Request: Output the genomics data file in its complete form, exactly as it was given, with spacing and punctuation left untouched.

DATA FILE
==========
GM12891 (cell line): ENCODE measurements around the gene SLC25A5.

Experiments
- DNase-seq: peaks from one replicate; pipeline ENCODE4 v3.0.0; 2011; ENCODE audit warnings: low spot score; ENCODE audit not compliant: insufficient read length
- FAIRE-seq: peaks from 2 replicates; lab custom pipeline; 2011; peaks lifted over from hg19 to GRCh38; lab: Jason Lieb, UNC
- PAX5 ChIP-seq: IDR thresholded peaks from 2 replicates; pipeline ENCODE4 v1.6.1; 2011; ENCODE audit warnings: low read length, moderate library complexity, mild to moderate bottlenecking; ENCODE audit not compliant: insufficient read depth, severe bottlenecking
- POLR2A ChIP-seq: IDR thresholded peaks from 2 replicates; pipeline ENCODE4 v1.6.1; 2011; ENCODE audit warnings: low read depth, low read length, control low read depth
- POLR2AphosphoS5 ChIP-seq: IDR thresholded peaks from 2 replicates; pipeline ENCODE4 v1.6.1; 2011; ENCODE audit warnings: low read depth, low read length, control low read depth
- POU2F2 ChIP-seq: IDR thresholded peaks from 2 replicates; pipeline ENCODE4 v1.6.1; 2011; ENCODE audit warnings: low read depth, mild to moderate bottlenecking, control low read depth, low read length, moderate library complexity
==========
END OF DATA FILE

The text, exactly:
GM12891 (cell line): ENCODE measurements around the gene SLC25A5.

Experiments
- DNase-seq: peaks from one replicate; pipeline ENCODE4 v3.0.0; 2011; ENCODE audit warnings: low spot score; ENCODE audit not compliant: insufficient read length
- FAIRE-seq: peaks from 2 replicates; lab custom pipeline; 2011; peaks lifted over from hg19 to GRCh38; lab: Jason Lieb, UNC
- PAX5 ChIP-seq: IDR thresholded peaks from 2 replicates; pipeline ENCODE4 v1.6.1; 2011; ENCODE audit warnings: low read length, moderate library complexity, mild to moderate bottlenecking; ENCODE audit not compliant: insufficient read depth, severe bottlenecking
- POLR2A ChIP-seq: IDR thresholded peaks from 2 replicates; pipeline ENCODE4 v1.6.1; 2011; ENCODE audit warnings: low read depth, low read length, control low read depth
- POLR2AphosphoS5 ChIP-seq: IDR thresholded peaks from 2 replicates; pipeline ENCODE4 v1.6.1; 2011; ENCODE audit warnings: low read depth, low read length, control low read depth
- POU2F2 ChIP-seq: IDR thresholded peaks from 2 replicates; pipeline ENCODE4 v1.6.1; 2011; ENCODE audit warnings: low read depth, mild to moderate bottlenecking, control low read depth, low read length, moderate library complexity